Caution because reduced loans of Rs 1.7L cr in the middle of Covid

Mumbai: Major borrowers from several sectors have responded to the Covid crisis by repaying their loans and reducing their debt. While some companies have withdrawn from investments in the absence of demand, others have moved from lending to the capital market.
Companies in the petroleum, steel, fertilizer and cement sectors are among those that significantly reduced their borrowing during the year. According to an SBI research report, the top 15 sectors, among more than 1,000 listed entities, reported a debt reduction of Rs 1.7 lakh crore in fiscal year 21. In percentage terms, the sectors fertilizers, cement products, consumer durables and capital goods reduced their reliance on bank loans by more than a fifth during the year.
“Business willingness for new investment remains weak at this time as the economy is still recovering from the devastating second wave. The investment scenario is lukewarm, as evidenced by the new investment announcements which recorded a drop of 67% in fiscal year 21 according to CMIE, ”the report said. He added that companies were taking advantage of a low-term structure of interest rates and reducing their loan commitments, to facilitate lower financing costs in the capital markets.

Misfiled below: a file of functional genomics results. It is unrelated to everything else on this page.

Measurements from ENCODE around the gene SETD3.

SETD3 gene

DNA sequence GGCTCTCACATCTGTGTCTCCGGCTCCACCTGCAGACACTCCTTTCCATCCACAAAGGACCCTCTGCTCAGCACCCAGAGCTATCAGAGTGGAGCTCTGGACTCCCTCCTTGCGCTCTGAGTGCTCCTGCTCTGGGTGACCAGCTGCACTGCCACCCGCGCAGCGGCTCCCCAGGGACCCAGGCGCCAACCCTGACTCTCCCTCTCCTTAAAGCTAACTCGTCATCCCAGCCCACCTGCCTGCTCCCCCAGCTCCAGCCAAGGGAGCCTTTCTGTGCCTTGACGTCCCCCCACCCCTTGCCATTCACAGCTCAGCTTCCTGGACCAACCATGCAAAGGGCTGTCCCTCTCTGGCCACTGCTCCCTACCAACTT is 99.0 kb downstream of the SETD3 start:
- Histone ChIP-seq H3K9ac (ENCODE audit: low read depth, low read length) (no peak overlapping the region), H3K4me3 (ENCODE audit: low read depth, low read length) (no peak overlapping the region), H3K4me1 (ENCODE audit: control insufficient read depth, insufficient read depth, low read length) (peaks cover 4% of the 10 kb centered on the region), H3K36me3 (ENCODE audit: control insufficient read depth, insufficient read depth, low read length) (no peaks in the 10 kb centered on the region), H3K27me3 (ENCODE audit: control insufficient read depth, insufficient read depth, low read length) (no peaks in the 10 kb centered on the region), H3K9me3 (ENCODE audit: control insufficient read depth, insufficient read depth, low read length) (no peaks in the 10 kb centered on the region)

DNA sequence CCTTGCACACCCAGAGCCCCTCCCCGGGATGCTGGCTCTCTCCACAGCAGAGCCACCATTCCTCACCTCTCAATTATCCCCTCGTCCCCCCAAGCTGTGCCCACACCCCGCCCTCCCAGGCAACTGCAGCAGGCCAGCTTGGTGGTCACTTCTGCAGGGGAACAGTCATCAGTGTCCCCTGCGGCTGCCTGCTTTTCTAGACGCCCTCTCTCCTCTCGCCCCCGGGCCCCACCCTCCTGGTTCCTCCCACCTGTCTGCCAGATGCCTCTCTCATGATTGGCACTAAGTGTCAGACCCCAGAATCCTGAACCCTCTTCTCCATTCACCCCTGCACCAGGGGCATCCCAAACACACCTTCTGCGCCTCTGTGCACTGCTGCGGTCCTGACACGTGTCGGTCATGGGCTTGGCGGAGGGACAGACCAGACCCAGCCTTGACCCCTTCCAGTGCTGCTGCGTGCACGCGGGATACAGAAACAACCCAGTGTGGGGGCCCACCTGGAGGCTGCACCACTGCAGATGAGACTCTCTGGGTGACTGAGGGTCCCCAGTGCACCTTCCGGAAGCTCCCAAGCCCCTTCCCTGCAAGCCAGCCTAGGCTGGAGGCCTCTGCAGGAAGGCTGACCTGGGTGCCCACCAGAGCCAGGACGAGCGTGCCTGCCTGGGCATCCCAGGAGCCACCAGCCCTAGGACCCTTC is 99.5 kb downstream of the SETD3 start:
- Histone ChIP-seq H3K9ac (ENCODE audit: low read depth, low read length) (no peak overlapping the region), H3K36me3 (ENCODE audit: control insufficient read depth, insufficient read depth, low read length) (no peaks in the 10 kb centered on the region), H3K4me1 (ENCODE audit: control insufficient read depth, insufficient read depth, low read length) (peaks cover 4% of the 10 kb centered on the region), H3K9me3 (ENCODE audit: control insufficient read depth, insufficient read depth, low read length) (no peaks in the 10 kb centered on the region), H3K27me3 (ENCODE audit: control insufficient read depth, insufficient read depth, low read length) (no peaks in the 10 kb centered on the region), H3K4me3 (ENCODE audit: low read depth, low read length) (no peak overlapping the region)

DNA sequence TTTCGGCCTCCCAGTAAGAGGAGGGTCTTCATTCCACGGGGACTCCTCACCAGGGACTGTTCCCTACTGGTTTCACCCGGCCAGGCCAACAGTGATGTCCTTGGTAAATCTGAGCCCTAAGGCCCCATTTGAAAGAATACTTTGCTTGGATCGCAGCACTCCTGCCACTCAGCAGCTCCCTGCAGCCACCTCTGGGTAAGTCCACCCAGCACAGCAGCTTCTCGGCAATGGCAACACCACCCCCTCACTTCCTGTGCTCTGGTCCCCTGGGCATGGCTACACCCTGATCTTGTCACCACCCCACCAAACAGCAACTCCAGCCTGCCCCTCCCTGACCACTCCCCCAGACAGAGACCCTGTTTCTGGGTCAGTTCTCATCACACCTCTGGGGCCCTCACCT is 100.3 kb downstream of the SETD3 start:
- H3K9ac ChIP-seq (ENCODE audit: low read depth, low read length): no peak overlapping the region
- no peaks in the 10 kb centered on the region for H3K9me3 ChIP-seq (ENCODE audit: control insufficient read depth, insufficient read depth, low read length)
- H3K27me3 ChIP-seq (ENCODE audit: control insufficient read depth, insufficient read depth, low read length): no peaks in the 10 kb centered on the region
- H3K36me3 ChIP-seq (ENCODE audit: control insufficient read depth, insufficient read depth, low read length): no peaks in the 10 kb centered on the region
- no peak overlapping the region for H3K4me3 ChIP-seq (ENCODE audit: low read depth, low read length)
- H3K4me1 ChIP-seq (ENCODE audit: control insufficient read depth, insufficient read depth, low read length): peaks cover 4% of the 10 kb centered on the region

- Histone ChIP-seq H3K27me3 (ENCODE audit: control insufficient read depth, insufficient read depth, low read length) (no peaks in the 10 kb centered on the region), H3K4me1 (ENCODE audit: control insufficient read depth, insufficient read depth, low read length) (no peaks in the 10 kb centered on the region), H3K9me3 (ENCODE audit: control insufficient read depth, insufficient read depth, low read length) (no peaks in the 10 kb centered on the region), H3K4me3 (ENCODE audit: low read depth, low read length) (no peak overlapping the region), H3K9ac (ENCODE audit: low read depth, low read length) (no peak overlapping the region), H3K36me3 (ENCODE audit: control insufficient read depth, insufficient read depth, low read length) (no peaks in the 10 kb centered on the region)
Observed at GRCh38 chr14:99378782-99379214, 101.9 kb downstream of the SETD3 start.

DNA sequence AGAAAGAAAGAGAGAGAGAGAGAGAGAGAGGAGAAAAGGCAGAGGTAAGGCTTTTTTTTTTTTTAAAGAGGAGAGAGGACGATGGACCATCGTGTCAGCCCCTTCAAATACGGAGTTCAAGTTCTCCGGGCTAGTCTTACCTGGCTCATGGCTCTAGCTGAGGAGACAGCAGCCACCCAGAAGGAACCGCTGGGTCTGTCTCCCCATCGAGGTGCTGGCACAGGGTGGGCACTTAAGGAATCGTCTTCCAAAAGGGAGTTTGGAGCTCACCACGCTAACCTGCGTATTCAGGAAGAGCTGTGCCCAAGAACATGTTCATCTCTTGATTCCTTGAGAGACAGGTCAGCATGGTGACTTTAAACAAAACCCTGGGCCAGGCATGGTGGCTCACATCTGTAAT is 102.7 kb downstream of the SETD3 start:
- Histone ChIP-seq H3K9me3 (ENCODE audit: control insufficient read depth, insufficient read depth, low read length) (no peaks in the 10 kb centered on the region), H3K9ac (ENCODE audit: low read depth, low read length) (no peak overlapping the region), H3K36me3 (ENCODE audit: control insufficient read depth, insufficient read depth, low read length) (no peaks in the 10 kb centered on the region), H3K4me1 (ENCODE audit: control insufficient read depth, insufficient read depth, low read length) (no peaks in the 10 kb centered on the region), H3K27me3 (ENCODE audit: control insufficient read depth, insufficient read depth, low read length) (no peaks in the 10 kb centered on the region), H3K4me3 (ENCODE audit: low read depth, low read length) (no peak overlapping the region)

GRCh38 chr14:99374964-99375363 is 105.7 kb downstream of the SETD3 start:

In addition, the top 1,000 companies increased their cash flow and bank balances by around 35% in March of this year compared to March 2020, suggesting a cautious approach to saving money in uncertain times. . Loan repayments by businesses led to a marked slowdown in credit growth in FY21.
According to RBI data, the slowdown in credit growth continues well into FY22. As of April 23, non-food credit was down 0.8%. This year again, the biggest drop is due to a drop in loans to the oil industry (-8.6% over one year) and to the steel industry (-6.8%). In FY21, bank lending did not turn negative due to growth in mortgage lending, loans to agriculture and related sectors, and trade finance.
Recently, in an interview with TOI, SBI Chairman Dinesh Khara said companies have become risk averse. He also said that the use of existing capacity was low. “The use of working capital is only 70%, which means they have room to borrow,” he told this newspaper.
A report released by CRIF with the Small Industries Development Bank of India (Sidbi) indicated that the total amount of credit used by the sector in December 2020 was Rs 1.6 lakh crore, which saw a drop of nearly 20% year-on-year. This is due to the suspension of manufacturing activities the day after the Covid containment in March 2020.

About Christopher Easley

Check Also

Bitcoin Sinks as FTX Crisis Sparks Crypto Contagion Fears

Contagion fears are sweeping the crypto industry, sending bitcoin plummeting as market participants race to …

Leave a Reply

Your email address will not be published.